Let me just begin by stating that I was once one to subscribe to just about any belief system which claimed to have an esoteric model that could coincide with contemporary physical theory. However, as time has progressed and I grow gradually older and more skeptical, I’ve come to disregard nearly everything that mashes up buzzwords like “quantum” with any new age or occult idea. Where I once sought to justify my esoteric practices with at least some sort of reasonably functioning model of reality (perhaps due to my insecurity as a developing magician) I have come to realize that magick needs no apologetics to function within the world I exist in. While I see drawn out explanations for consciousness or paranormal occurrences such as the one seen in Peter Caroll’s “Apophenion” as useful to some who may have difficulty with the “suspension of disbelief” aspect of Chaos Magick, I feel that it detracts from the real core of the work, which to me is learning by experience.… Read the rest
Tag Archives | Consciousness
Fringeology author and DisinfoCast alum Steve Volk (follow him on Twitter here or visit his website here) alerted me to this rather astonishing press release posted at ScienceDaily. Between this and seeing the president state that marijuana isn’t any worse than alcohol on national TV, I’m starting to wonder if I woke up in some sort of amazing new pocket dimension. Wherever I am, I like it.
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A review and update of a controversial 20-year-old theory of consciousness published in Physics of Life Reviews claims that consciousness derives from deeper level, finer scale activities inside brain neurons. The recent discovery of quantum vibrations in “microtubules” inside brain neurons corroborates this theory, according to review authors Stuart Hameroff and Sir Roger Penrose. They suggest that EEG rhythms (brain waves) also derive from deeper level microtubule vibrations, and that from a practical standpoint, treating brain microtubule vibrations could benefit a host of mental, neurological, and cognitive conditions.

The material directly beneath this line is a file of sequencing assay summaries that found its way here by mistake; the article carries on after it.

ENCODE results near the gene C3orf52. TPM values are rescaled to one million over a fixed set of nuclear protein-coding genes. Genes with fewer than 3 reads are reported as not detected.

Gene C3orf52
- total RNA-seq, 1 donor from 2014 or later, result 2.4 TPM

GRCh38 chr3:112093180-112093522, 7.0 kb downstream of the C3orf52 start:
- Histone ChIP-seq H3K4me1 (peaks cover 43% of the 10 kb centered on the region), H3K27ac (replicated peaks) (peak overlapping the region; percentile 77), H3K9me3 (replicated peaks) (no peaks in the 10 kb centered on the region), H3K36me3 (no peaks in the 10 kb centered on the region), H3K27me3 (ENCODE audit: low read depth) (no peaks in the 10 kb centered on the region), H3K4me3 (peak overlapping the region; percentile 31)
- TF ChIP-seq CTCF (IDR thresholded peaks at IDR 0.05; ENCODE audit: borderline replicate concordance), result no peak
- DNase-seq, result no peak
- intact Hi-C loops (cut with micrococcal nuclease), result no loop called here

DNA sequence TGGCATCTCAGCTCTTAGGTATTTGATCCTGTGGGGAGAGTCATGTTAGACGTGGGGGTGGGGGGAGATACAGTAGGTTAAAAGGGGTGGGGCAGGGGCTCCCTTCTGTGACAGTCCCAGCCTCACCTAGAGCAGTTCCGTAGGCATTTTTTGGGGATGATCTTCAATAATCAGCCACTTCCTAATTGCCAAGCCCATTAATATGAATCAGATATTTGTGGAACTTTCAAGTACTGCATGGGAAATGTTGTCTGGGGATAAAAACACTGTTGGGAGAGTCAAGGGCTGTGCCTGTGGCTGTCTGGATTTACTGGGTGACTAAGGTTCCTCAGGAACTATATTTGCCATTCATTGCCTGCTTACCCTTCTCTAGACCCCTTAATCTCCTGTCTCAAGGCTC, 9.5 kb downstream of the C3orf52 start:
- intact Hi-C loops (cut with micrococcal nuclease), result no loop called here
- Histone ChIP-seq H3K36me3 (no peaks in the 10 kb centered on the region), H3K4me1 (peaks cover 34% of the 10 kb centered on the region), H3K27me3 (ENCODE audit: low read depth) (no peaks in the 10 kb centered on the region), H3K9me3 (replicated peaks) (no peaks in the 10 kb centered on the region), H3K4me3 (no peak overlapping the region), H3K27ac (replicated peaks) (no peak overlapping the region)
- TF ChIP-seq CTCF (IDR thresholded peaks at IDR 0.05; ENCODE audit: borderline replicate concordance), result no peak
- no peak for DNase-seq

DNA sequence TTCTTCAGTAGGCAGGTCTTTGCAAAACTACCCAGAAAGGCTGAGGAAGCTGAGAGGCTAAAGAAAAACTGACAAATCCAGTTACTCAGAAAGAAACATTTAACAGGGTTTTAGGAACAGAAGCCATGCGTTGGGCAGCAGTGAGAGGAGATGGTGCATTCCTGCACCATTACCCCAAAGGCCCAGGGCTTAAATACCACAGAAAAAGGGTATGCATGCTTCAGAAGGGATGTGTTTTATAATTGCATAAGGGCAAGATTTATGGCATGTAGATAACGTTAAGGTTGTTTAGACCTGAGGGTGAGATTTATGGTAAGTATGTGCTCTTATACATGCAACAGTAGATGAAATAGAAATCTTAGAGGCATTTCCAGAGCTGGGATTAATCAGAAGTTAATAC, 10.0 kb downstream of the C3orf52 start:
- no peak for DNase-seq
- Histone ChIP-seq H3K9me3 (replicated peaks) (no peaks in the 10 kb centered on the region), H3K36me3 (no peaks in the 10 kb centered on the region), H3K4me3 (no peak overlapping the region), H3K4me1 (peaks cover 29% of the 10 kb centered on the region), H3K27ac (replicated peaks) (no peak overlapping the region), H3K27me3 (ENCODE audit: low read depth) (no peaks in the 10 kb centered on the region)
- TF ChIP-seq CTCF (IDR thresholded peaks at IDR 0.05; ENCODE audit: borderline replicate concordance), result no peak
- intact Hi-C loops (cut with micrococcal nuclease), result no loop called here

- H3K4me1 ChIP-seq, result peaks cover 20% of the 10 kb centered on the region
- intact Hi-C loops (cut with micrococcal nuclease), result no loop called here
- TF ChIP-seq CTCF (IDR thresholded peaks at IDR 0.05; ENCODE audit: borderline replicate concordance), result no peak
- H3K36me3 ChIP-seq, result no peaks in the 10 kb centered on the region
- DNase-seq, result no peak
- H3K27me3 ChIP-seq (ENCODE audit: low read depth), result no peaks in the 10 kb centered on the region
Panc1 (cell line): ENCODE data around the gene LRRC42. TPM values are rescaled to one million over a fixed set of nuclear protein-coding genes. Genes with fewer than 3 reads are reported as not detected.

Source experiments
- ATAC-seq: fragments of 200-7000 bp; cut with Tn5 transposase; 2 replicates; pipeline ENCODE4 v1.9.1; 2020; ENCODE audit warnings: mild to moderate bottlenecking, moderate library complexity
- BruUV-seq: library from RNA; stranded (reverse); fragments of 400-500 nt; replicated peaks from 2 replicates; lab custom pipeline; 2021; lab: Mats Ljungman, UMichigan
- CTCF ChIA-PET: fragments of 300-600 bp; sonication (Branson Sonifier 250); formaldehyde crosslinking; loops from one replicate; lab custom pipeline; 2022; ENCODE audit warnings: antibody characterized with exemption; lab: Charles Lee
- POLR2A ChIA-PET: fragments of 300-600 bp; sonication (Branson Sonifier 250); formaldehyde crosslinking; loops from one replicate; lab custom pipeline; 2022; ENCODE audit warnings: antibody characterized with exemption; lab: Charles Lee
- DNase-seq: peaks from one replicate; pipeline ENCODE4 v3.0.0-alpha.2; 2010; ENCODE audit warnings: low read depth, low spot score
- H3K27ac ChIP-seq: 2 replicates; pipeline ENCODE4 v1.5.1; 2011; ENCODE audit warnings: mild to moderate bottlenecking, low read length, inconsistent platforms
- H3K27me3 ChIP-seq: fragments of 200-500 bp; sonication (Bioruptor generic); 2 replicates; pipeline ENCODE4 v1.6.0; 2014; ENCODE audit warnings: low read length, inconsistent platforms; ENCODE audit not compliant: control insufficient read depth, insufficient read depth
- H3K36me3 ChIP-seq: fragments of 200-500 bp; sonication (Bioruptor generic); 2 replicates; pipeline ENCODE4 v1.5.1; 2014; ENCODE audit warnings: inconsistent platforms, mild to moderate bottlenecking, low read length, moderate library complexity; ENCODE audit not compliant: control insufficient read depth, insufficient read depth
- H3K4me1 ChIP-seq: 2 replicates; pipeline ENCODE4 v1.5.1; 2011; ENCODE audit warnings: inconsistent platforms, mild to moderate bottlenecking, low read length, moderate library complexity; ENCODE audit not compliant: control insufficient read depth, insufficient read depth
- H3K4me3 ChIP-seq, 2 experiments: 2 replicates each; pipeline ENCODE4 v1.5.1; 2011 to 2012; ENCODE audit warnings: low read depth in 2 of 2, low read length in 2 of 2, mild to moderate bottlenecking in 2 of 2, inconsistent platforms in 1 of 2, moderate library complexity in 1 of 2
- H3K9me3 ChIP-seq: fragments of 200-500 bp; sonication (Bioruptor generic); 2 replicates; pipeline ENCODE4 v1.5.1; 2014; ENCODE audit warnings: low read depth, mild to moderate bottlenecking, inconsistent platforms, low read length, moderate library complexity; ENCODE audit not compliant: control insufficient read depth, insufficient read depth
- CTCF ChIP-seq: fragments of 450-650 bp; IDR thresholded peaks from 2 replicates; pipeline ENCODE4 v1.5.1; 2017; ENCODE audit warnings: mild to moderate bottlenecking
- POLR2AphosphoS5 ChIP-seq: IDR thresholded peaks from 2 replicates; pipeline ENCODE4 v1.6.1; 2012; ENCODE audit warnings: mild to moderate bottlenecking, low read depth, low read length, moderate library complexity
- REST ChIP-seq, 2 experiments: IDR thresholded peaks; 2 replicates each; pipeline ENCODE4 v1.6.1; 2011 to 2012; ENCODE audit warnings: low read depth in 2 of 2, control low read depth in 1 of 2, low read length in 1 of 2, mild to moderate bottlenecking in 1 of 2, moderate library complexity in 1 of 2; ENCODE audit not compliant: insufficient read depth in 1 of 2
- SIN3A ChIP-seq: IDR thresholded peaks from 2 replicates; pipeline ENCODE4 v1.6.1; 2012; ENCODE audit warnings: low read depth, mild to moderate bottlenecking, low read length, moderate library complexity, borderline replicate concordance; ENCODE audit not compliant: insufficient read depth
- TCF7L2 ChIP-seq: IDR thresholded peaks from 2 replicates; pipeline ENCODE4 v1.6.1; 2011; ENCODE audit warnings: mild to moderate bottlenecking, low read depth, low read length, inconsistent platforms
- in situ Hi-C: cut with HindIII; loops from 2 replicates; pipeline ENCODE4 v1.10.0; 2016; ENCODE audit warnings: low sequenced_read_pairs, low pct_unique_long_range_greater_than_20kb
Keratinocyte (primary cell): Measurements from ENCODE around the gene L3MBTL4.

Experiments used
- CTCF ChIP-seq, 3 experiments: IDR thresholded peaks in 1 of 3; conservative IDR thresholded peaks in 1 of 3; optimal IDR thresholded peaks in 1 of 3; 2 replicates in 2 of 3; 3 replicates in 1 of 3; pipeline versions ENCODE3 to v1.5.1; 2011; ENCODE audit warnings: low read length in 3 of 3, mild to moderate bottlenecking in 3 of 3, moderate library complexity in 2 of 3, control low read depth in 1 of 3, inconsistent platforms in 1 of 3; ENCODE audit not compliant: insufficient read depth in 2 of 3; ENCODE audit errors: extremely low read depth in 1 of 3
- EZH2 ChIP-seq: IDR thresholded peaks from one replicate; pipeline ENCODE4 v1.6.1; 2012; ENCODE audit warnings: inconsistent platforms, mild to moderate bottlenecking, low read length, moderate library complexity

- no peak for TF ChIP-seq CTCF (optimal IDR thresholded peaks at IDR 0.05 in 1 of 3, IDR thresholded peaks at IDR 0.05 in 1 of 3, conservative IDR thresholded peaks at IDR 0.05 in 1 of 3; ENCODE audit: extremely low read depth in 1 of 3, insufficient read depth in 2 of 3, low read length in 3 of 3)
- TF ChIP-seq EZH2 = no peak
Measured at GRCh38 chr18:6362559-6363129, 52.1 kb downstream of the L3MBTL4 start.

Yale Professor of Computer Science David Gelernter thinks that science as become an “international bully”. You may recall that Gelernter was severely injured after receiving a mail bomb from Ted Kaczynski. Wonder what an open dialogue between these two would have been like had Kaczynski chosen a more peaceable tactic for his activism?*
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The huge cultural authority science has acquired over the past century imposes large duties on every scientist. Scientists have acquired the power to impress and intimidate every time they open their mouths, and it is their responsibility to keep this power in mind no matter what they say or do. Too many have forgotten their obligation to approach with due respect the scholarly, artistic, religious, humanistic work that has always been mankind’s main spiritual support. Scientists are (on average) no more likely to understand this work than the man in the street is to understand quantum physics.
Etzel Cardeña of Lund University, Sweden, issues a call for a more open discussion regarding psi phenomena.
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Science thrives when there is an open, informed discussion of all evidence, and recognition that scientific knowledge is provisional and subject to revision. This attitude is in stark contrast with reaching conclusions based solely on a previous set of beliefs or on the assertions of authority figures. Indeed, the search for knowledge wherever it may lead inspired a group of notable scientists and philosophers to found in 1882 the Society for Psychical Research in London. Its purpose was “to investigate that large body of debatable phenomena… without prejudice or prepossession of any kind, and in the same spirit of exact and unimpassioned inquiry which has enabled Science to solve so many problems.” Some of the areas in consciousness they investigated such as psychological dissociation, hypnosis, and preconscious cognition are now well integrated into mainstream science.
Is Buddhism the only world religion that will be able to grapple with our emerging reality? Via Institute for Emerging Ethics & Technologies, Andrew Cvercko writes:
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Emergent artificial intelligence poses a problem for many religions, especially those that ascribe a special place for humanity and for human consciousness in the cosmos. Buddhism may be the one system of religious thought that not only accepts but will actively embrace any AIs that we produce as a species.
Later [Buddhist] texts illustrate that animal life is just as capable of becoming enlightened as human life is, and recently many Buddhist thinkers have begun to include plant and microbial life as well. Buddhism may have in fact been the first philosophy to find personhood beyond the human. Would it accept artificial intelligence in the same way? The simple answer is that, from a Buddhist view of the mind and consciousness, all intelligence is artificial.